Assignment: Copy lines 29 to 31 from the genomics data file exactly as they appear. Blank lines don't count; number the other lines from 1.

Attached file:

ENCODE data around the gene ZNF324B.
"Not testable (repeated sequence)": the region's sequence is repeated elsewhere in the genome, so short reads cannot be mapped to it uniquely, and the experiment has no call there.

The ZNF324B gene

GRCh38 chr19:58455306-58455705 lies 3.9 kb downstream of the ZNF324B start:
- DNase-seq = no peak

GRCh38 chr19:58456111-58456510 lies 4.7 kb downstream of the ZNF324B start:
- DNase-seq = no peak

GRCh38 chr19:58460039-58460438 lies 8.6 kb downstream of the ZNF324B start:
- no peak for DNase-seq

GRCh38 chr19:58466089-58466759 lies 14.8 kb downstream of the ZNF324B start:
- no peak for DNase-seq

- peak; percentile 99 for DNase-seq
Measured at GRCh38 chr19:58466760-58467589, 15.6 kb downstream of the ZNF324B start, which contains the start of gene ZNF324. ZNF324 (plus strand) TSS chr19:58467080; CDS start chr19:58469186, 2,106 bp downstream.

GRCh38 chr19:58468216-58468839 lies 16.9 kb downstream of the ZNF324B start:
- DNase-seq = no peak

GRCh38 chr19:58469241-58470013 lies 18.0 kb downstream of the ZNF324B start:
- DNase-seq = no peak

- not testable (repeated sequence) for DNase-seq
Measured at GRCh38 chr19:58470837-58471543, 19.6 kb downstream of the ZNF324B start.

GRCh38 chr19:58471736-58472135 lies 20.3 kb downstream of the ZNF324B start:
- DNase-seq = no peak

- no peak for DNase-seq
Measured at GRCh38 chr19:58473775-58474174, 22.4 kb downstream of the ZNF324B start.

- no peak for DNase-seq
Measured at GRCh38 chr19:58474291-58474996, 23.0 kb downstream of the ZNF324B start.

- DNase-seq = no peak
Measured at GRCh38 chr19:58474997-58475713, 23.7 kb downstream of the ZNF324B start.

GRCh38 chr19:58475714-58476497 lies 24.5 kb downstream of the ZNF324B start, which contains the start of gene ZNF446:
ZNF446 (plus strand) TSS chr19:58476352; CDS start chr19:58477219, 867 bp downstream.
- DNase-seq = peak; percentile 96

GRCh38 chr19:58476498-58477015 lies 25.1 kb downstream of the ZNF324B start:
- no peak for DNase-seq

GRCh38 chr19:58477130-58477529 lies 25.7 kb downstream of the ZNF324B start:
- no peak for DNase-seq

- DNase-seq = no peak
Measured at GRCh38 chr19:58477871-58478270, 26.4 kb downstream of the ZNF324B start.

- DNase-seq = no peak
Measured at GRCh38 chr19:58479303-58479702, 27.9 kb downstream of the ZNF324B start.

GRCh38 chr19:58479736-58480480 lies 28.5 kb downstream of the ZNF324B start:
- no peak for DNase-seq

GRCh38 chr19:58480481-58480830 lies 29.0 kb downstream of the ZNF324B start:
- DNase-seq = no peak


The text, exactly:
ZNF446 (plus strand) TSS chr19:58476352; CDS start chr19:58477219, 867 bp downstream.
- DNase-seq = peak; percentile 96

GRCh38 chr19:58476498-58477015 lies 25.1 kb downstream of the ZNF324B start: